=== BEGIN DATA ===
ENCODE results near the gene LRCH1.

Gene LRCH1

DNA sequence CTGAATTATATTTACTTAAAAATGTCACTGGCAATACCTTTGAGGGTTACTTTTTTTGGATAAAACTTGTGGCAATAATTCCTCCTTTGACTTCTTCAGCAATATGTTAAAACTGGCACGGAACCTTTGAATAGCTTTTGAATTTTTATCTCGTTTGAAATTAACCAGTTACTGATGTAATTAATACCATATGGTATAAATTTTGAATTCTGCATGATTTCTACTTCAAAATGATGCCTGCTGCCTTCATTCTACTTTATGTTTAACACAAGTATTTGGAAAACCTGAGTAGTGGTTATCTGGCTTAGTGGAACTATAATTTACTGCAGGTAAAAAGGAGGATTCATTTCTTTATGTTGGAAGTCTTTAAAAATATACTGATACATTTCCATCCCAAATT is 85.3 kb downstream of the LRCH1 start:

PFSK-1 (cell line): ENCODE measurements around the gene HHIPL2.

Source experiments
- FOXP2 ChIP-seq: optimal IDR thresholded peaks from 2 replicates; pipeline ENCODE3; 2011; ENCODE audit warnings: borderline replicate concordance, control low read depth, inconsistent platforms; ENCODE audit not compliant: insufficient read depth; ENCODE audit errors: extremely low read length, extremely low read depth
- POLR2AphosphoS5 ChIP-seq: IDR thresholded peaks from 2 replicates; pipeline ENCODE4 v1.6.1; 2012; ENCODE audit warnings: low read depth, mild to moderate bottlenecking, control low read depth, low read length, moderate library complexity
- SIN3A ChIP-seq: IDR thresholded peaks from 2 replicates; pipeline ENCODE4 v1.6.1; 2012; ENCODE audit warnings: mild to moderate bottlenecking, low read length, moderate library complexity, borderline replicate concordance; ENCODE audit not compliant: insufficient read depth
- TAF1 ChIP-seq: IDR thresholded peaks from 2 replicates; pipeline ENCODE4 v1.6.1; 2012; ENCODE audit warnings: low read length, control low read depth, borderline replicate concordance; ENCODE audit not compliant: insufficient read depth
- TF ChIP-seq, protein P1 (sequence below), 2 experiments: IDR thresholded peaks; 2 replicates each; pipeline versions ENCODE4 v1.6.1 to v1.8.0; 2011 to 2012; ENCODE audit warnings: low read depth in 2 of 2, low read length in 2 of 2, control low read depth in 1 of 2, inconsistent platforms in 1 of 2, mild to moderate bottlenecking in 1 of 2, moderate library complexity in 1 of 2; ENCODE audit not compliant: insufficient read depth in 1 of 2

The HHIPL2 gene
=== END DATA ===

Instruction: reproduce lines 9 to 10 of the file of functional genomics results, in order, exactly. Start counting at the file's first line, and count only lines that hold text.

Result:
- TAF1 ChIP-seq: IDR thresholded peaks from 2 replicates; pipeline ENCODE4 v1.6.1; 2012; ENCODE audit warnings: low read length, control low read depth, borderline replicate concordance; ENCODE audit not compliant: insufficient read depth
- TF ChIP-seq, protein P1 (sequence below), 2 experiments: IDR thresholded peaks; 2 replicates each; pipeline versions ENCODE4 v1.6.1 to v1.8.0; 2011 to 2012; ENCODE audit warnings: low read depth in 2 of 2, low read length in 2 of 2, control low read depth in 1 of 2, inconsistent platforms in 1 of 2, mild to moderate bottlenecking in 1 of 2, moderate library complexity in 1 of 2; ENCODE audit not compliant: insufficient read depth in 1 of 2